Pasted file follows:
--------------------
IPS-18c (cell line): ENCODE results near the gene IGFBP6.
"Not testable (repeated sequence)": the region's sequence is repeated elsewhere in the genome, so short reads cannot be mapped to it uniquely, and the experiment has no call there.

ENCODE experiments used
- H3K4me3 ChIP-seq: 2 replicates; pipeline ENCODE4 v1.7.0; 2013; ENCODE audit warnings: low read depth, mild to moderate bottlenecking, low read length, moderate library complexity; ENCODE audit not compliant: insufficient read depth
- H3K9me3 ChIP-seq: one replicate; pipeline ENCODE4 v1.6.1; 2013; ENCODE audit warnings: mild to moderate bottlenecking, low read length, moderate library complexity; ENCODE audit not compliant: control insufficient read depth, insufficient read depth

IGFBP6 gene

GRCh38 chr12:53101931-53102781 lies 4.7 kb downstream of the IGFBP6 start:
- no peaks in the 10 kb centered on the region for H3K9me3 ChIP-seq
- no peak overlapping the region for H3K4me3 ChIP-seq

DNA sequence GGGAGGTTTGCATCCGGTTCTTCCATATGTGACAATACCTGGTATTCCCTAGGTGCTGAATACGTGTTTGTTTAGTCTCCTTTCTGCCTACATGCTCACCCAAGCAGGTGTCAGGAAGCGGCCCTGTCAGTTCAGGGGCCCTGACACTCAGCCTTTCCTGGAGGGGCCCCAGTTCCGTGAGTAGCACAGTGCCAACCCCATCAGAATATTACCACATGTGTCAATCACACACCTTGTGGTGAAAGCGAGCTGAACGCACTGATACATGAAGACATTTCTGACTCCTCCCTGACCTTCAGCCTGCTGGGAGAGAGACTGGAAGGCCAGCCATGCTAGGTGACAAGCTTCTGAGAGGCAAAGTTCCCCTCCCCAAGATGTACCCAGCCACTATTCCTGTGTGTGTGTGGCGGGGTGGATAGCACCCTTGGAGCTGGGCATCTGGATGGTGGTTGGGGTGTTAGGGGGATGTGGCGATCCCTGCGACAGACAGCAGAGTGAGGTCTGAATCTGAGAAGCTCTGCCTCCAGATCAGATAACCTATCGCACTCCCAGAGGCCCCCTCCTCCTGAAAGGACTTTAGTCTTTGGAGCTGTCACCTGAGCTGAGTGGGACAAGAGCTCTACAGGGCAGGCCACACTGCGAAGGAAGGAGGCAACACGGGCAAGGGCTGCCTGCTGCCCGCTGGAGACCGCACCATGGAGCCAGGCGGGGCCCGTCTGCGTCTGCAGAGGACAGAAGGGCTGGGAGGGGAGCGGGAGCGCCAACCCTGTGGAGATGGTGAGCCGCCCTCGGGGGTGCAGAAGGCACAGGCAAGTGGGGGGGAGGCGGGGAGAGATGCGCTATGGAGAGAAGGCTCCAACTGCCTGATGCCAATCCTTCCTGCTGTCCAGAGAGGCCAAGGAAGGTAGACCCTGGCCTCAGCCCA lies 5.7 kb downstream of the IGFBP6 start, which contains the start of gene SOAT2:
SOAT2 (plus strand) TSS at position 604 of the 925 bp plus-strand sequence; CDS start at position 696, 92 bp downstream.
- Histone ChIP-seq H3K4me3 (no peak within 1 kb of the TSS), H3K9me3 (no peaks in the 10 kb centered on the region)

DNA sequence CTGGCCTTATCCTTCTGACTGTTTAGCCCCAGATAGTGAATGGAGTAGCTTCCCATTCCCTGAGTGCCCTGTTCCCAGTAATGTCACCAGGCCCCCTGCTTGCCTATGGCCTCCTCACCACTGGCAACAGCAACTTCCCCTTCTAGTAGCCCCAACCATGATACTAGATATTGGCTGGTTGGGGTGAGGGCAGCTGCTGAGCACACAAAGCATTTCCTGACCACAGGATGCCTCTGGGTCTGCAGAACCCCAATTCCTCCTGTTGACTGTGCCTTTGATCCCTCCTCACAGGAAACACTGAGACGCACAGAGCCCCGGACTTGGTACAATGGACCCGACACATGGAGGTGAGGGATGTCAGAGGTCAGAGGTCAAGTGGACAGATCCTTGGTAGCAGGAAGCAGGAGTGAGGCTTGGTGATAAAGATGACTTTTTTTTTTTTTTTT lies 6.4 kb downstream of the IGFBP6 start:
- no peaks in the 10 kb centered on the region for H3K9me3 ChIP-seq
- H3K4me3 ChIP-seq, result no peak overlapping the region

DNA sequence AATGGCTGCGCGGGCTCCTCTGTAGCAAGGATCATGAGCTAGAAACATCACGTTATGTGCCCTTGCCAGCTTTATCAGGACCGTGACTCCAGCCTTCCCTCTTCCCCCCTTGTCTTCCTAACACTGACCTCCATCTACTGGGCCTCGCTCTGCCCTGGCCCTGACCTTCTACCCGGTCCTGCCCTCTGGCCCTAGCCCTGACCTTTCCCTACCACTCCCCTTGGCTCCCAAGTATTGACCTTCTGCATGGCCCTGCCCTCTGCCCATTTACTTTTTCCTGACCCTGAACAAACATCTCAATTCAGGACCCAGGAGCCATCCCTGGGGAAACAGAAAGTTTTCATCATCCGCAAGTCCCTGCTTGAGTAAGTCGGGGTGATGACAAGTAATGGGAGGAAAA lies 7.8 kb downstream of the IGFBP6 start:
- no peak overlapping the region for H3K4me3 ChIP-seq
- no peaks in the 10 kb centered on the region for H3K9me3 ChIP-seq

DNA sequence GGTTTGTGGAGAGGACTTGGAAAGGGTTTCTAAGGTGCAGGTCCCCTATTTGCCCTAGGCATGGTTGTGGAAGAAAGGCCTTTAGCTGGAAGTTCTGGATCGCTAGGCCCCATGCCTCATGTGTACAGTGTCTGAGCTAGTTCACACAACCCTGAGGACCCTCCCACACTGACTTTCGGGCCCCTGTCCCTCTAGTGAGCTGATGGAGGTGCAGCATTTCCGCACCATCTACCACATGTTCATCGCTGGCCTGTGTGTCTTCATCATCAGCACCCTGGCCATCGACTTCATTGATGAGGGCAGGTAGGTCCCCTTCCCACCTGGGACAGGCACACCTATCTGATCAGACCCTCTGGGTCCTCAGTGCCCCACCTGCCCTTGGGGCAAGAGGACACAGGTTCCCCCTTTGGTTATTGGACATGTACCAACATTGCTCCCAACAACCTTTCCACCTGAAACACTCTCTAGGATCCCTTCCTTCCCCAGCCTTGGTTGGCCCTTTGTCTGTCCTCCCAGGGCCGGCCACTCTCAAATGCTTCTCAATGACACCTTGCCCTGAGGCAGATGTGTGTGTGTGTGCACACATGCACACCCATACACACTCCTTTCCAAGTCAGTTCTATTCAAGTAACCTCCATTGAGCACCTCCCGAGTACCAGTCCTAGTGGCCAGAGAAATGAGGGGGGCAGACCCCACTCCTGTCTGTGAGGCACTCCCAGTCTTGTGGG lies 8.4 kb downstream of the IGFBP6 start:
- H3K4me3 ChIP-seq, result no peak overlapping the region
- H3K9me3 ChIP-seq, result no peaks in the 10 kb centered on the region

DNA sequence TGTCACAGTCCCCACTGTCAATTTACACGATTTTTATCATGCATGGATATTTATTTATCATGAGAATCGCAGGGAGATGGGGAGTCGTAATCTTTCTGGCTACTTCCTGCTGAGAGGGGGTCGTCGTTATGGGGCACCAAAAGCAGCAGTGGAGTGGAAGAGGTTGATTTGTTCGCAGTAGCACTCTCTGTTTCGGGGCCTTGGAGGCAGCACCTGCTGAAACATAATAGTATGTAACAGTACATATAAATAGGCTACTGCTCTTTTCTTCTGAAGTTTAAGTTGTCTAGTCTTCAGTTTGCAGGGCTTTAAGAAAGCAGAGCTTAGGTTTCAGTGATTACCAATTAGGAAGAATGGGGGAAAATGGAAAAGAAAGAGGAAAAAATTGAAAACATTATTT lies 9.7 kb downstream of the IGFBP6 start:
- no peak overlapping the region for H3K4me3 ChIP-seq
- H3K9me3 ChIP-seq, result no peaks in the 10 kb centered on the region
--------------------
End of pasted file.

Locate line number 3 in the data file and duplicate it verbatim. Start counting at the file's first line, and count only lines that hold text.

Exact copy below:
ENCODE experiments used